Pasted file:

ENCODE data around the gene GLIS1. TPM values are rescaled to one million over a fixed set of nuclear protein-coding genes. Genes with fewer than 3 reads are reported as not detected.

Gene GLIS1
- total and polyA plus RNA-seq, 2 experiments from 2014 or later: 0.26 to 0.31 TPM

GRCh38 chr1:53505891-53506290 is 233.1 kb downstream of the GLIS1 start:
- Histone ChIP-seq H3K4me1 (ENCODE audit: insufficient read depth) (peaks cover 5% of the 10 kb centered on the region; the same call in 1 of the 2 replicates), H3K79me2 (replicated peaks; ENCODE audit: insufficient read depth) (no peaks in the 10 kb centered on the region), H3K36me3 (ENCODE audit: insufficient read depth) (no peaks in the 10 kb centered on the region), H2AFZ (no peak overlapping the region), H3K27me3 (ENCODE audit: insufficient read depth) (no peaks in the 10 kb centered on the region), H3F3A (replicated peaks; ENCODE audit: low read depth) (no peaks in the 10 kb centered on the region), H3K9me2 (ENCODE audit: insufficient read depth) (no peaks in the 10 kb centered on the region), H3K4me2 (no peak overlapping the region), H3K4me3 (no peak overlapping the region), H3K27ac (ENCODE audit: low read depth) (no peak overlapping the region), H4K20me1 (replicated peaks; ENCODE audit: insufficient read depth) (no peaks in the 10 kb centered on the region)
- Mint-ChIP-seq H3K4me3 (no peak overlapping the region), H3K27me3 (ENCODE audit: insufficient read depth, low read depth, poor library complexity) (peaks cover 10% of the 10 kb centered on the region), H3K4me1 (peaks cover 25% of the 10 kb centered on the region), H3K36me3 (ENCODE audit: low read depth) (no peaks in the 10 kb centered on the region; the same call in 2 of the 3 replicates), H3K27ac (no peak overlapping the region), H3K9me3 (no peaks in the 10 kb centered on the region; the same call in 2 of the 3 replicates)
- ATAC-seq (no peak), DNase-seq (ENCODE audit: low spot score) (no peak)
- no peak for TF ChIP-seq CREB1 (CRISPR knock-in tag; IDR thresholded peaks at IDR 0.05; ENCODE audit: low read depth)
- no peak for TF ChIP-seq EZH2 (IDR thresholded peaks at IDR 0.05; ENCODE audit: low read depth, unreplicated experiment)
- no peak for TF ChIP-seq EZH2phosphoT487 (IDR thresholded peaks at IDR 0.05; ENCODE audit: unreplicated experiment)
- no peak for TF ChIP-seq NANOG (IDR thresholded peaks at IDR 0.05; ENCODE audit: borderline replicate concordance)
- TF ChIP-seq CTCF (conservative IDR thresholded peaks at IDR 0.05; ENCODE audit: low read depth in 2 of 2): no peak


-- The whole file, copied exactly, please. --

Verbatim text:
ENCODE data around the gene GLIS1. TPM values are rescaled to one million over a fixed set of nuclear protein-coding genes. Genes with fewer than 3 reads are reported as not detected.

Gene GLIS1
- total and polyA plus RNA-seq, 2 experiments from 2014 or later: 0.26 to 0.31 TPM

GRCh38 chr1:53505891-53506290 is 233.1 kb downstream of the GLIS1 start:
- Histone ChIP-seq H3K4me1 (ENCODE audit: insufficient read depth) (peaks cover 5% of the 10 kb centered on the region; the same call in 1 of the 2 replicates), H3K79me2 (replicated peaks; ENCODE audit: insufficient read depth) (no peaks in the 10 kb centered on the region), H3K36me3 (ENCODE audit: insufficient read depth) (no peaks in the 10 kb centered on the region), H2AFZ (no peak overlapping the region), H3K27me3 (ENCODE audit: insufficient read depth) (no peaks in the 10 kb centered on the region), H3F3A (replicated peaks; ENCODE audit: low read depth) (no peaks in the 10 kb centered on the region), H3K9me2 (ENCODE audit: insufficient read depth) (no peaks in the 10 kb centered on the region), H3K4me2 (no peak overlapping the region), H3K4me3 (no peak overlapping the region), H3K27ac (ENCODE audit: low read depth) (no peak overlapping the region), H4K20me1 (replicated peaks; ENCODE audit: insufficient read depth) (no peaks in the 10 kb centered on the region)
- Mint-ChIP-seq H3K4me3 (no peak overlapping the region), H3K27me3 (ENCODE audit: insufficient read depth, low read depth, poor library complexity) (peaks cover 10% of the 10 kb centered on the region), H3K4me1 (peaks cover 25% of the 10 kb centered on the region), H3K36me3 (ENCODE audit: low read depth) (no peaks in the 10 kb centered on the region; the same call in 2 of the 3 replicates), H3K27ac (no peak overlapping the region), H3K9me3 (no peaks in the 10 kb centered on the region; the same call in 2 of the 3 replicates)
- ATAC-seq (no peak), DNase-seq (ENCODE audit: low spot score) (no peak)
- no peak for TF ChIP-seq CREB1 (CRISPR knock-in tag; IDR thresholded peaks at IDR 0.05; ENCODE audit: low read depth)
- no peak for TF ChIP-seq EZH2 (IDR thresholded peaks at IDR 0.05; ENCODE audit: low read depth, unreplicated experiment)
- no peak for TF ChIP-seq EZH2phosphoT487 (IDR thresholded peaks at IDR 0.05; ENCODE audit: unreplicated experiment)
- no peak for TF ChIP-seq NANOG (IDR thresholded peaks at IDR 0.05; ENCODE audit: borderline replicate concordance)
- TF ChIP-seq CTCF (conservative IDR thresholded peaks at IDR 0.05; ENCODE audit: low read depth in 2 of 2): no peak